Hansen et al. (2005) first hypothesized that commencing endurance-based exercise with low glycogen availability would promote a greater training adaptation compared to when the same workouts were undertaken with normal muscle glycogen stores. Such a notion seems to conflict with the longstanding belief that athletes undertaking prolonged, intense endurance training programs should consume a high CHO diet at all times. However, there have been subtle amendments to the sports nutrition guidelines regarding CHO intake in the athlete’s daily diet (Burke, 2010). Rather than promoting a high CHO intake for all athletes, current guidelines promote a sliding scale of CHO intake with the objective of matching the estimated fuel costs of the athlete’s training and recovery (Burke, 2010; Burke et al., 2011). This recommendation is underpinned by the rationale that prolonged, intense training sessions should still be undertaken with high CHO availability but that some sessions (low-intensity, skill-based) may be undertaken with lower fuel supplies from muscle glycogen and other CHO-based fuels. In reality, it is unlikely that competitive endurance athletes commence every training session with high CHO availability. However, the move away from a “blanket” recommendation of a high CHO intake at all times has also created misunderstanding amongst some coaches and athletes. “Train-low” has now become a common catchphrase in both athletic circles and the scientific literature used to describe a host of (different) practices or as a generic or “one-size-fits-all” theme promoted as a replacement to the era of the “high CHO diet” in sport. There are several ways of achieving low CHO availability before, during and after training sessions which differ in the site of low CHO status (i.e., endogenous glycogen versus exogenous or blood glucose availability), in the duration of exposure to an exercise-diet intervention, the number of tissues affected (i.e., muscle, liver) as well as the frequency and timing of their incorporation into an athlete’s periodised training program (Table 1).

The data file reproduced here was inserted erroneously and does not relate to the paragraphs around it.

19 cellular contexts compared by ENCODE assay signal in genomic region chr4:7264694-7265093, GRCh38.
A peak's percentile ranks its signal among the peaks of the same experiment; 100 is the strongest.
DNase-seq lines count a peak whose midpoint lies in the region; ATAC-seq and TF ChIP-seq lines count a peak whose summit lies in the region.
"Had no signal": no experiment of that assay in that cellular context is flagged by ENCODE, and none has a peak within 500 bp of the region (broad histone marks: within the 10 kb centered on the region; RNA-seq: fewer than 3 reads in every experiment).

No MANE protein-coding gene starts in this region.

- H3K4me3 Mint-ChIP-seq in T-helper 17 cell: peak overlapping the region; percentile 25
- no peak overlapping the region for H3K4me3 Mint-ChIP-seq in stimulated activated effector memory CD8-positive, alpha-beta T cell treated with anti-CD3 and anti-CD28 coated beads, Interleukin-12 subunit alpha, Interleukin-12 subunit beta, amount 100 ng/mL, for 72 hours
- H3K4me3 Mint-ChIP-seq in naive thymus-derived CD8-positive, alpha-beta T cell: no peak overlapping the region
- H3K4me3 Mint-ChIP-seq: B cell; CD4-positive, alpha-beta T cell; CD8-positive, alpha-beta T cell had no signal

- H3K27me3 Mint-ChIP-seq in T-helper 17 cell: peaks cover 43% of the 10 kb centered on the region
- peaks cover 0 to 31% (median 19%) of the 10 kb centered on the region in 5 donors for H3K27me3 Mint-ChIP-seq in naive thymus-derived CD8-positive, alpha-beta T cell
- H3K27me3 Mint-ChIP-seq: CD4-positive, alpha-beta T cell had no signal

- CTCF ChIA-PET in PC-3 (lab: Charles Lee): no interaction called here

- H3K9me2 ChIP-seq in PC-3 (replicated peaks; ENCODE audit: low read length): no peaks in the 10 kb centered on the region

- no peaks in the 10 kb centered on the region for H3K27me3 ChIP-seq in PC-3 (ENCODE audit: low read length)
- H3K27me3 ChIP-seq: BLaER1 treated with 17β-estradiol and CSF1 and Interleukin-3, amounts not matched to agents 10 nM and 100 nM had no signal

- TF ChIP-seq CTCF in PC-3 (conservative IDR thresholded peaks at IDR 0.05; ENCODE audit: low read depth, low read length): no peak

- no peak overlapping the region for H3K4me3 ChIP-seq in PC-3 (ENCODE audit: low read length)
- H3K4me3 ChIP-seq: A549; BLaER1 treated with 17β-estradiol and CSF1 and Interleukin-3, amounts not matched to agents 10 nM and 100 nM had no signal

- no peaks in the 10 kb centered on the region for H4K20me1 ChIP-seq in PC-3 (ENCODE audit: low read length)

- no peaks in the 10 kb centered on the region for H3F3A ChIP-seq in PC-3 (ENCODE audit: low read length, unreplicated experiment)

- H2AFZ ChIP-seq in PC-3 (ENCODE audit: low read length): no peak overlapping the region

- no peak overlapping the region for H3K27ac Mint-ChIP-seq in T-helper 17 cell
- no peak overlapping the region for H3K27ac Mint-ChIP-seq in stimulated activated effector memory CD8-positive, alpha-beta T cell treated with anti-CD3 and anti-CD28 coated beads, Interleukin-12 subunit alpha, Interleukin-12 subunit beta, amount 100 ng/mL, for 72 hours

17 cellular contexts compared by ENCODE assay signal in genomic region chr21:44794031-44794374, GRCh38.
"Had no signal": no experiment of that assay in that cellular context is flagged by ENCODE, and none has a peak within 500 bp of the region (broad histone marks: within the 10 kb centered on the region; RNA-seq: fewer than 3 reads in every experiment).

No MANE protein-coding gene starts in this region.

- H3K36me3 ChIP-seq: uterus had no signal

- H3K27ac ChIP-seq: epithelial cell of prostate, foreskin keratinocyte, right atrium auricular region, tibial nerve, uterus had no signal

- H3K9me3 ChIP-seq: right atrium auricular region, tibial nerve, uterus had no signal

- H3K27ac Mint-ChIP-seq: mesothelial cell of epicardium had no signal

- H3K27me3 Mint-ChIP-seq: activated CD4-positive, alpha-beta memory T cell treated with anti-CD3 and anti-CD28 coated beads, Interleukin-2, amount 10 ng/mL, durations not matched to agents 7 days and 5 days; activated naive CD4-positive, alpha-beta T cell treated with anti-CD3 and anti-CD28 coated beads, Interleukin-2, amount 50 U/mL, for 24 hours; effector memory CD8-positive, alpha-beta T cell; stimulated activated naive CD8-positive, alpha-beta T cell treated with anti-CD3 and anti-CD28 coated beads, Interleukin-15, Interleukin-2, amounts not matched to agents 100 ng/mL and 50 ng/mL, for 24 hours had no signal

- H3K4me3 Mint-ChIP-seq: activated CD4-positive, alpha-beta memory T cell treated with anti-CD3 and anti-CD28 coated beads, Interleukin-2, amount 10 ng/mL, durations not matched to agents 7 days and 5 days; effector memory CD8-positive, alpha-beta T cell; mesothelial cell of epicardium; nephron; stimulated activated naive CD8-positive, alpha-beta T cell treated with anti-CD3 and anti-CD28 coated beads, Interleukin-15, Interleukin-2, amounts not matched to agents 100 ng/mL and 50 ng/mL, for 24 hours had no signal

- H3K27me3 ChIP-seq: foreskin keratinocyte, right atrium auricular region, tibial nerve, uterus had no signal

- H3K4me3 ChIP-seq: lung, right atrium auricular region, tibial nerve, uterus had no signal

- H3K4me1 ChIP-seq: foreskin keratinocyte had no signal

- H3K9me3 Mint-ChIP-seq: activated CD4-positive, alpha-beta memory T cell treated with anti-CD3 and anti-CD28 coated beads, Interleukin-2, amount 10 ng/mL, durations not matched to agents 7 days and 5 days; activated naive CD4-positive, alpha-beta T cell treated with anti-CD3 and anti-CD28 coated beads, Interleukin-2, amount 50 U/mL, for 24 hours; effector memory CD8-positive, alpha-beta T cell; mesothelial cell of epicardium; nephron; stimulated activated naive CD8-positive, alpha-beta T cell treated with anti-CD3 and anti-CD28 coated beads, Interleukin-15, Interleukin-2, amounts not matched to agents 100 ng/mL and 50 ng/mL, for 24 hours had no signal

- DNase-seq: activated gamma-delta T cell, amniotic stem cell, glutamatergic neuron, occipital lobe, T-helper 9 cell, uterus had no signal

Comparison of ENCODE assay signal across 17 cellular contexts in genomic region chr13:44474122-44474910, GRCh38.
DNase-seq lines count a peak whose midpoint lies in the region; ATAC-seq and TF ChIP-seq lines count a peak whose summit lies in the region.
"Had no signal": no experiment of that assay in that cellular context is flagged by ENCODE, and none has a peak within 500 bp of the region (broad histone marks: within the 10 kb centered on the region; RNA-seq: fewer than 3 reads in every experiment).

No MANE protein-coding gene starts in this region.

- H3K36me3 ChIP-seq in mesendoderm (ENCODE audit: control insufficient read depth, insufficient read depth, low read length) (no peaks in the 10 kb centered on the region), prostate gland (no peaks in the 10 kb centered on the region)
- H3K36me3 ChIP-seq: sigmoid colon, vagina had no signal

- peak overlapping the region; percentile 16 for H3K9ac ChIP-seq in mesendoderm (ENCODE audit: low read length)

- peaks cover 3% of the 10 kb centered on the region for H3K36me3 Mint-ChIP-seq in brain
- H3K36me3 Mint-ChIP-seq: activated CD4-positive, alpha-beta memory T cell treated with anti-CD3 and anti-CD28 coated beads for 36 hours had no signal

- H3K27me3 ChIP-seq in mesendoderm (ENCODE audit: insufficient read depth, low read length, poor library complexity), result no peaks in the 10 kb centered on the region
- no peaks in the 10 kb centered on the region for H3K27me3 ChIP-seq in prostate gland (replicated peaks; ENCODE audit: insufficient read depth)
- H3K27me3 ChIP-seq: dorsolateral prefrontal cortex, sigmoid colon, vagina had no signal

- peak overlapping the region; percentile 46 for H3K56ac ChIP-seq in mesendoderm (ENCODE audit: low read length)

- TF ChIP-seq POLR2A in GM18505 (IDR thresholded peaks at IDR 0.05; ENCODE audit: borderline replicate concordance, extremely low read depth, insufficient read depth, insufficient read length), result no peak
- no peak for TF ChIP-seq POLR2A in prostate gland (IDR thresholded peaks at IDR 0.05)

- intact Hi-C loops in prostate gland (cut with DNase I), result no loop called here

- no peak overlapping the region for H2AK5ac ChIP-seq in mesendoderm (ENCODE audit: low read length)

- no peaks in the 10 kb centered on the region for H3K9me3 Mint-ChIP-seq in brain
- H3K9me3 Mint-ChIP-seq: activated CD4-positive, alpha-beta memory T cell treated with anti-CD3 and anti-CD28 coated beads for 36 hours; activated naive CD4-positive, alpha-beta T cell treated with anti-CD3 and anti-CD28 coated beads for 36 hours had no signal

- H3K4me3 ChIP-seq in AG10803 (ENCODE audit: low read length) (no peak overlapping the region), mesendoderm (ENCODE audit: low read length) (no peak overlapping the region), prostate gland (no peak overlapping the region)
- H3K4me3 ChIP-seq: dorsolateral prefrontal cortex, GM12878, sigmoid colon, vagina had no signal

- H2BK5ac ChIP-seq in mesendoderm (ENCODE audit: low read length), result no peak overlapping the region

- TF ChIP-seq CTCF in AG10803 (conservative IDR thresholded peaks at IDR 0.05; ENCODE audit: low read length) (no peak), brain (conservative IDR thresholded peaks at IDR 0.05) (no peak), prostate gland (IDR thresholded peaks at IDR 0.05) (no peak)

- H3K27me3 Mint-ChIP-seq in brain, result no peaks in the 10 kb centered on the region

As noted, the original study that can lay claim to the term “train low” and indeed, the first modern investigation of the effects of reducing muscle glycogen availability on training adaptation and performance was undertaken by Hansen et al. (2005). These workers studied seven untrained males who completed a rigorous training program of leg/knee extensor “kicking” exercise 5 d/wk for 10 wk. Both of the subjects’ legs were trained according to a different schedule, but the total amount of work undertaken by each leg was the same: one leg trained twice a day, every second day (LOW), in which the second training session commenced with low glycogen content, whereas the other leg trained daily (HIGH) under conditions of high glycogen availability. Muscle biopsies taken from both legs before and after the training regimen revealed that resting muscle glycogen content in both legs was similar pre-intervention but was increased in the leg that trained LOW after 10 wk. There was a training-induced increase in the maximal activities of citrate synthase and b-hydroxyacyl-CoA dehydrogenase (b-HAD) in both legs, but the magnitude of increase was greater in LOW than HIGH. Exercise performance (i.e., the time to exhaustion during single-leg kicking at 90% of post-training maximal power output) was twice as long for LOW as HIGH after training. The results of Hansen et al. (2005) clearly demonstrated that in previously untrained individuals, adaptation is augmented by commencing a portion (50%) of training sessions with low glycogen availability, at least for the first 10 wk of a short-term training intervention. While the findings (Hansen et al., 2005) were intriguing and received much airplay in the lay press, it was not clear if athletes with a history of endurance training would attain the same benefit as untrained, less fit individuals embarking on a fitness regimen and training with low muscle glycogen availability. Furthermore, the training load in the study was “clamped” such that both LOW and HIGH legs trained at the same intensity: the LOW leg therefore set the “upper limit” for the workload to be undertaken by the HIGH leg. In a “real world” setting, an athlete would produce greater power outputs or speeds when performing intense endurance-based training when glycogen availability was high. Finally, it was uncertain how improvements in one-legged “kicking” time to exhaustion translated (if at all) to dynamic whole-body cycling or running.